Hong Kong joins the world in stock sell-off but China rallies with a little help from...
Hong Kong stocks fell on Thursday as gloomy global economic outlook continued to weigh on sentiments but Chinese markets managed to buck the trend with a sharp recovery after a three-day losing streak, with regulators clamping down on share sales.
US markets tumbled overnight followed by a region-wide slump as investors switched out of shares for safer assets amid the continuing plunge in oil prices. Hong Kong’s benchmark Hang Seng Index closed down 0.59 per cent to 19,817.41, the lowest level in more than three years. The H-share Index tracking China-based companies slipped 0.41 per cent to 8,459.63.
Brokers said the Hang Seng Index is likely to hover around 19,000 to 20,000 until risk appetite improves. Investors are “staying on the sidelines” while those still active in the markets are gravitating towards more defensive stocks, said Ben Kwong Man-bun, executive director at brokerage firm KGI Asia.
“Cash is king” at the moment, said Francis Lun, chief executive of GEO Securities in Hong Kong.
Investors pessimistic about the global economy are unlikely to start buying again until markets fall further, Lun said, adding that in Hong Kong, that means the 19,000-level.
Chinese stocks, however, rallied after plunging to the lowest point since last summer’s sell-off. The benchmark Shanghai Composite Index rose 1.97 per cent to close at 3,007.65 while the CSI300 Index was up 2.08 per cent at 3,221.57. The Shenzhen Composite Index rose 3.81 per cent to 1,859.37 but the biggest winner was the Nasdaq-style ChiNext Index in Shenzhen, which shot up 5.59 per cent.
More than 28 companies listed on the tech-heavy ChiNext board, including Shenzhen-based automaker BYD, said their major shareholders will not sell off their stakes in the near future. BYD advanced 4.43 per cent to 59.9 yuan in Shenzhen. Its Hong Kong-listed shares closed 2.17 per cent higher at HK$37.6.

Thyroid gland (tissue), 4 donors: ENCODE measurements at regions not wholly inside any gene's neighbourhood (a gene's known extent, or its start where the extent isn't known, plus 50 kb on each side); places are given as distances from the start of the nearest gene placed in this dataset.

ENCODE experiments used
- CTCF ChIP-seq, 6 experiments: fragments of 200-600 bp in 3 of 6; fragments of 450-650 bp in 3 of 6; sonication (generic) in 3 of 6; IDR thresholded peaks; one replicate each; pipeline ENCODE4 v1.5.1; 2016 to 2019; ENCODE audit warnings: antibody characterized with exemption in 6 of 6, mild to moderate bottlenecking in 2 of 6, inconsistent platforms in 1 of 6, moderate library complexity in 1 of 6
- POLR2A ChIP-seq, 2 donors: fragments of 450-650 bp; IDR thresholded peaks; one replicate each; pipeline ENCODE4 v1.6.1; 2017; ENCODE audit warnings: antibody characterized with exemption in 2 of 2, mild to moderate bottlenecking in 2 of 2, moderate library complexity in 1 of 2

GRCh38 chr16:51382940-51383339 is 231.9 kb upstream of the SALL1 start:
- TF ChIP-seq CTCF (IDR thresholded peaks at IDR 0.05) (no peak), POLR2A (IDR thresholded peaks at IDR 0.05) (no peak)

Companies including Qingdao TGOOD Electric, and EVE Engery also said in their statements that they will try to help stabilise the stock market.
In a notice issued late Wednesday, Shanghai and Shenzhen exchange authorities reiterated they will monitor stock offloading by major shareholders. The Shanghai Stock Exchange said it would check if selling by major shareholders “disturb the normal trade order” and “once discovered, the regulator will adopt related measures in accordance”.
“This is ridiculous market intervention. How can you stop major shareholders from selling stocks? It is their right to do so,” said Eric Wu, a private equity analyst based in Shanghai.
“In any case, it may work in the short term as investors know the major shareholders can't sell, but do not expect this intervention to support the market for long without a substantial recovery in the fundamentals.”
The People’s Bank of China also conducted 160 billion yuan (US$24 billion) of seven-day reverse-repo agreements in its open-market operations, pumping more cash into the system as part of the broader efforts to prop up the market.
Markets across Asia were a sea of red on the day. Japan’s Nikkei 225 index declined 2.68 per cent to 17,240.95 while Singapore’s Straits Times index was off 1.93 per cent at 2,644.57 and Australia’s ASX 200 index was down 1.57 per cent to 4,909.38.
The sell-off in the US stocks intensified overnight, with the Dow Jones index tumbling more than 360 points to 16,151.41, a fall of 2.21 per cent, bringing the loss for the large-cap index this year to 7.31 per cent. The S&P 500 index, which tracks a broader range of companies, fell 2.50 per cent to 1,890.28, with both indices returning to levels last hit in September. Nasdaq also fell sharply, dropping 3.41 per cent to 4,526.06.